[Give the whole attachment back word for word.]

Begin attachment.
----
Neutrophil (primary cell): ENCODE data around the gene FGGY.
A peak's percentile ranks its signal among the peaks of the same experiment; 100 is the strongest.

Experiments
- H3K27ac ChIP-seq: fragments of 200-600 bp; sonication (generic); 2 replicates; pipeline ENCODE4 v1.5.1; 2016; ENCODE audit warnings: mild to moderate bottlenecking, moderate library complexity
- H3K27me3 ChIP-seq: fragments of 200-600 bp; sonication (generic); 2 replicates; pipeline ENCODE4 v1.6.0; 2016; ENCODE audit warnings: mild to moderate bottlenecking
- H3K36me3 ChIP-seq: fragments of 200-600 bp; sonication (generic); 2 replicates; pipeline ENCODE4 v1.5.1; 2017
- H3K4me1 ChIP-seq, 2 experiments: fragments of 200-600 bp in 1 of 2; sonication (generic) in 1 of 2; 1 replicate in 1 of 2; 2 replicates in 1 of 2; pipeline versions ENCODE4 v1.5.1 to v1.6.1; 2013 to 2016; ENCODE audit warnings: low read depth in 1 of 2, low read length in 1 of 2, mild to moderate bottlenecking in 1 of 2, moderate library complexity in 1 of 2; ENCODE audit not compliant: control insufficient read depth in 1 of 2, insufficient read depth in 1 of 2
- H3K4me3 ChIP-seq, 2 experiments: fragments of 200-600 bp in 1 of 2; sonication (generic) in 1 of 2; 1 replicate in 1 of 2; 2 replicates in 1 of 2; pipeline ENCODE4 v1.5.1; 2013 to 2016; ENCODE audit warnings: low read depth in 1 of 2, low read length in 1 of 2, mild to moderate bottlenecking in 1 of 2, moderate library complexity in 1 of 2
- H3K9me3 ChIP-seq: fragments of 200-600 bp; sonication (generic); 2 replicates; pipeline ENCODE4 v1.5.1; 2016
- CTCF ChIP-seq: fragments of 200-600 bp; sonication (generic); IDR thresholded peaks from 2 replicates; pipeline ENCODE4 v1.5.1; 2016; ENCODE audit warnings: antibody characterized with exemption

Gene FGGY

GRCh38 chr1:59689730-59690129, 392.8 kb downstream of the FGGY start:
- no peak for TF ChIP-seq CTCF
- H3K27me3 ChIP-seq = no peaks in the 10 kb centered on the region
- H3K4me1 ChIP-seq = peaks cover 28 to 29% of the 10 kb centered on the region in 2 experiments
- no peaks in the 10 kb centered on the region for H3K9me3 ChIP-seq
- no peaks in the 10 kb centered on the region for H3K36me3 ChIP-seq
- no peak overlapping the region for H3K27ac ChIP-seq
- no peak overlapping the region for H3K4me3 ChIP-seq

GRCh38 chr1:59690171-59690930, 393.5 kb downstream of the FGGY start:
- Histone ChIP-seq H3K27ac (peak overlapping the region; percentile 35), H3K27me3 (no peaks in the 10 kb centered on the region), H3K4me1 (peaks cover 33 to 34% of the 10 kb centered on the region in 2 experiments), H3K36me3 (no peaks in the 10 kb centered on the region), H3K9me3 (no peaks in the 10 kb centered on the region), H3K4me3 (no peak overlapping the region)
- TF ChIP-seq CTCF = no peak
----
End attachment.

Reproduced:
Neutrophil (primary cell): ENCODE data around the gene FGGY.
A peak's percentile ranks its signal among the peaks of the same experiment; 100 is the strongest.

Experiments
- H3K27ac ChIP-seq: fragments of 200-600 bp; sonication (generic); 2 replicates; pipeline ENCODE4 v1.5.1; 2016; ENCODE audit warnings: mild to moderate bottlenecking, moderate library complexity
- H3K27me3 ChIP-seq: fragments of 200-600 bp; sonication (generic); 2 replicates; pipeline ENCODE4 v1.6.0; 2016; ENCODE audit warnings: mild to moderate bottlenecking
- H3K36me3 ChIP-seq: fragments of 200-600 bp; sonication (generic); 2 replicates; pipeline ENCODE4 v1.5.1; 2017
- H3K4me1 ChIP-seq, 2 experiments: fragments of 200-600 bp in 1 of 2; sonication (generic) in 1 of 2; 1 replicate in 1 of 2; 2 replicates in 1 of 2; pipeline versions ENCODE4 v1.5.1 to v1.6.1; 2013 to 2016; ENCODE audit warnings: low read depth in 1 of 2, low read length in 1 of 2, mild to moderate bottlenecking in 1 of 2, moderate library complexity in 1 of 2; ENCODE audit not compliant: control insufficient read depth in 1 of 2, insufficient read depth in 1 of 2
- H3K4me3 ChIP-seq, 2 experiments: fragments of 200-600 bp in 1 of 2; sonication (generic) in 1 of 2; 1 replicate in 1 of 2; 2 replicates in 1 of 2; pipeline ENCODE4 v1.5.1; 2013 to 2016; ENCODE audit warnings: low read depth in 1 of 2, low read length in 1 of 2, mild to moderate bottlenecking in 1 of 2, moderate library complexity in 1 of 2
- H3K9me3 ChIP-seq: fragments of 200-600 bp; sonication (generic); 2 replicates; pipeline ENCODE4 v1.5.1; 2016
- CTCF ChIP-seq: fragments of 200-600 bp; sonication (generic); IDR thresholded peaks from 2 replicates; pipeline ENCODE4 v1.5.1; 2016; ENCODE audit warnings: antibody characterized with exemption

Gene FGGY

GRCh38 chr1:59689730-59690129, 392.8 kb downstream of the FGGY start:
- no peak for TF ChIP-seq CTCF
- H3K27me3 ChIP-seq = no peaks in the 10 kb centered on the region
- H3K4me1 ChIP-seq = peaks cover 28 to 29% of the 10 kb centered on the region in 2 experiments
- no peaks in the 10 kb centered on the region for H3K9me3 ChIP-seq
- no peaks in the 10 kb centered on the region for H3K36me3 ChIP-seq
- no peak overlapping the region for H3K27ac ChIP-seq
- no peak overlapping the region for H3K4me3 ChIP-seq

GRCh38 chr1:59690171-59690930, 393.5 kb downstream of the FGGY start:
- Histone ChIP-seq H3K27ac (peak overlapping the region; percentile 35), H3K27me3 (no peaks in the 10 kb centered on the region), H3K4me1 (peaks cover 33 to 34% of the 10 kb centered on the region in 2 experiments), H3K36me3 (no peaks in the 10 kb centered on the region), H3K9me3 (no peaks in the 10 kb centered on the region), H3K4me3 (no peak overlapping the region)
- TF ChIP-seq CTCF = no peak